8. What gift do you think is the most romantic? ,b>Oneself, surely
9. Which do you prefer – Chocolates or Flowers? ,b>Always flowers; I'm not supposed to have chocolates
10. What is the most romantic thing anyone has ever done for you? Say "Yes"
11. Who do you think is the most romantic leading lady or man on film, TV or stage? The young Bo Derek
12. Most romantic book you've ever read? Any truly old book will do; books are almost as magic as cats!

1. E'ville Con 2009 logo, 2. Eleven, 3. everyone needs to draw a skull or maybe 3, 4. Angel Wars 3: Choosing sides, 5. Monteverdi Vespers of 1610, 6. Two Months On Flickr...Thank You, 7. Anywhere, 8. ugly_dolls, 9. There are always flowers, 10. She Said Yes To A Single Yellow Rose, 11. bo derek96, 12. Old Books [2]

As always these are not my photos so please follow the links to enjoy the work of the photographers who did take them!

Created with fd's Flickr Toys.

Hills are Alive with the Sound of Ants


There was an incredible article in The Times last Friday (6 February) ... Scientists have discovered that ants talk to each other, and they now have miniaturised technology to such an extent that they can listen in. You can find the whole article online here; what follows is a very condensed version:

Advances in audio technology have enabled scientists to discover that ants routinely talk to each other in their nests. Most ants have a natural washboard and plectrum built into their abdomens that they can rub together to communicate using sound. Using miniaturised microphones and speakers that can be inserted unobtrusively into nests, researchers established that the queens can issue instructions to their workers.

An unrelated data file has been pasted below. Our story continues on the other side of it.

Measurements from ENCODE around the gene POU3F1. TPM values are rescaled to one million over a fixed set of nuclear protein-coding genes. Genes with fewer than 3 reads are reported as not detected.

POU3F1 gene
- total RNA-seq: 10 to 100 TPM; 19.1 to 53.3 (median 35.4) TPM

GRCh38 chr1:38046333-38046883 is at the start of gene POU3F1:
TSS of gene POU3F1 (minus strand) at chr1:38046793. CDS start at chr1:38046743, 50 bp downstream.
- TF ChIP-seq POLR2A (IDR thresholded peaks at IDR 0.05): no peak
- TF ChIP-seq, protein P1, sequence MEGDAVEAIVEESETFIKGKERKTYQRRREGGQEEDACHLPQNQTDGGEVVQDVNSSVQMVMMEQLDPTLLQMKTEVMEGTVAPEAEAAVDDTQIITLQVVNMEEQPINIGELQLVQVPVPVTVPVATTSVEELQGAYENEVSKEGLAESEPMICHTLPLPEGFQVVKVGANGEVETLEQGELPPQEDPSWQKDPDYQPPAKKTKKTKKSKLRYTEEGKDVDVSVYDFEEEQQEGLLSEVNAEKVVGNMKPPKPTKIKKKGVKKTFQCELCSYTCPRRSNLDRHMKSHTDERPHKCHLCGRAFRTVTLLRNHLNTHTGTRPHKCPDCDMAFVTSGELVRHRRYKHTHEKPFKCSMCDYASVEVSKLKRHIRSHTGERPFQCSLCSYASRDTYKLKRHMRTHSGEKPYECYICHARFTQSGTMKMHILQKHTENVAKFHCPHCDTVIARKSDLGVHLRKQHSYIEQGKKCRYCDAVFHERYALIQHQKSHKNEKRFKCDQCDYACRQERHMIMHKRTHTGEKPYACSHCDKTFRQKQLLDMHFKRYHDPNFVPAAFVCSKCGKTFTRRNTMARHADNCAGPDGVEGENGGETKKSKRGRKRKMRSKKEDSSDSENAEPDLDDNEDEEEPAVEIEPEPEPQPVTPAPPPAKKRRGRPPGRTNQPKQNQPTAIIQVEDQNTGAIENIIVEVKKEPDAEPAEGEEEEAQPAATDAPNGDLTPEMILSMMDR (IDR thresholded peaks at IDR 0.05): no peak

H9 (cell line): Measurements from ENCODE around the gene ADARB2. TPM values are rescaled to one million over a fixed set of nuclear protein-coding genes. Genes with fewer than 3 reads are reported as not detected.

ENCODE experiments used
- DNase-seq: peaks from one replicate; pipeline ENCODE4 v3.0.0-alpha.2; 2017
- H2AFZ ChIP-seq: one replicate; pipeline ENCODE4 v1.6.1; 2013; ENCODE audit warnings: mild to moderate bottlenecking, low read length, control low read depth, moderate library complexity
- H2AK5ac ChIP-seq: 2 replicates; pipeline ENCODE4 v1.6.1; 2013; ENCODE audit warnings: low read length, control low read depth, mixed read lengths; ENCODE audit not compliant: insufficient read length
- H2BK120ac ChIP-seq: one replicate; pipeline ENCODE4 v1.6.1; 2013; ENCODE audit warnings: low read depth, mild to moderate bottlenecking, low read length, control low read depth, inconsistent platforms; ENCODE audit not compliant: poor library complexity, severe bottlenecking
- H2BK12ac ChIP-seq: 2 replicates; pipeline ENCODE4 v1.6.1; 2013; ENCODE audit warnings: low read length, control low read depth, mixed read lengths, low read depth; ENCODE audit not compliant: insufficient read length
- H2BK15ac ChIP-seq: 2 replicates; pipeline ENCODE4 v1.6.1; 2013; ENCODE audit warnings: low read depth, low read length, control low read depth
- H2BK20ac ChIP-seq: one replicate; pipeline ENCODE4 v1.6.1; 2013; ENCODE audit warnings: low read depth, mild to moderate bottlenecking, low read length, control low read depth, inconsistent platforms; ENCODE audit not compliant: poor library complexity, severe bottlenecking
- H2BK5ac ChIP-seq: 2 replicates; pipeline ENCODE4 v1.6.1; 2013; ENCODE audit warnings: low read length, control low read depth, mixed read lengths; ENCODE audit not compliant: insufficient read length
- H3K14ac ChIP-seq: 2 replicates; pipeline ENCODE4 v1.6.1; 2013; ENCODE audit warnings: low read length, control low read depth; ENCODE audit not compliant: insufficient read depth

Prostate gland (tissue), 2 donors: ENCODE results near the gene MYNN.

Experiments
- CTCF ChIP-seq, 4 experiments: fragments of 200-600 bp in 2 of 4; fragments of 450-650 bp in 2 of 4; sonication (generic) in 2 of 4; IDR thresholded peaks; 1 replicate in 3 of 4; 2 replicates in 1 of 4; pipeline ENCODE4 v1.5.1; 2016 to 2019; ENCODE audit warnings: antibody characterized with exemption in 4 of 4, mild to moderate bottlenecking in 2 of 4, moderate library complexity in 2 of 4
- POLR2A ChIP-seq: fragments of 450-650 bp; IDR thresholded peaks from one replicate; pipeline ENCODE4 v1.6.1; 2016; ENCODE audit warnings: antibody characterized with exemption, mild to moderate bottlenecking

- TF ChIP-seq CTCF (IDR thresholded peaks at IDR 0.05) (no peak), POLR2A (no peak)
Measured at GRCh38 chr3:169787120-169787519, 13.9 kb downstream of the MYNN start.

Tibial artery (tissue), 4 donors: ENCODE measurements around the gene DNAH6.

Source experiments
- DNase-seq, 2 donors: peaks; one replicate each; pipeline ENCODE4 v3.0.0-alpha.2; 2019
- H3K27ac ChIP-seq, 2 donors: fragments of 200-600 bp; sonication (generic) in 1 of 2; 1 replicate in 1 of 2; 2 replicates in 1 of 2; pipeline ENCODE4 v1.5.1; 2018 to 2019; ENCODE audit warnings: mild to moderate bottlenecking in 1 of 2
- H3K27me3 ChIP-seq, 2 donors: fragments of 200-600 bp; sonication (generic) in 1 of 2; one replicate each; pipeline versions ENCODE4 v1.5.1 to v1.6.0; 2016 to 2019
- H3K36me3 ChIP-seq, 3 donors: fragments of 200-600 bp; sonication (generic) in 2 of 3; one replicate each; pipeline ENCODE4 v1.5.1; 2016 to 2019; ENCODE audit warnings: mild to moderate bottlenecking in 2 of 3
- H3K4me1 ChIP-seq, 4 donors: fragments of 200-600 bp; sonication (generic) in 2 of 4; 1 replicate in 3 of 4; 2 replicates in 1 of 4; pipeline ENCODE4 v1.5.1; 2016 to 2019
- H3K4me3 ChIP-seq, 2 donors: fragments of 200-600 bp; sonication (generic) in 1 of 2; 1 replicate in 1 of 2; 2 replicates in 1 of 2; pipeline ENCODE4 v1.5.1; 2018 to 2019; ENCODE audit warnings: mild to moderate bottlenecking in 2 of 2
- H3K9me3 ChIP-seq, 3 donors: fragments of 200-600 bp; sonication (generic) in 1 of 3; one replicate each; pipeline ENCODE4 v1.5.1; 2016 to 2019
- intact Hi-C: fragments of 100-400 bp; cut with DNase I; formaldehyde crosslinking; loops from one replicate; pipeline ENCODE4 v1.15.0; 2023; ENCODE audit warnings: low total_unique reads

The astonished researchers, who managed to make the first recordings of queen ants “speaking”, also discovered that other insects can mimic the ants to make them slaves. Research several decades ago had shown that ants were able to make alarm calls using sounds, but only now has it been shown that their vocabulary may be much bigger and that they can “talk” to each other. Improvements in technology had made the discoveries possible because it meant the ants could be recorded and subjected to playbacks without becoming alarmed.

By placing miniature speakers into the nest and playing back sounds made by a queen, the researchers were able to persuade ants to stand to attention [...] It remained unclear how much the ants relied on sound for language but he suspected that further analysis would reveal a wider vocabulary than had been seen yet.

The most important discovery is that within the ant colony different sounds can provoke different reactions [...] It's within the power of the ant to play different tunes by changing the rhythm with which they rub [...] The detection of the role of sounds provided the “final piece of the jigsaw” to explain how [some species of butterfly] caterpillars survive in ants' nests and should help to guide conservationists in trying to save the endangered European mountain species.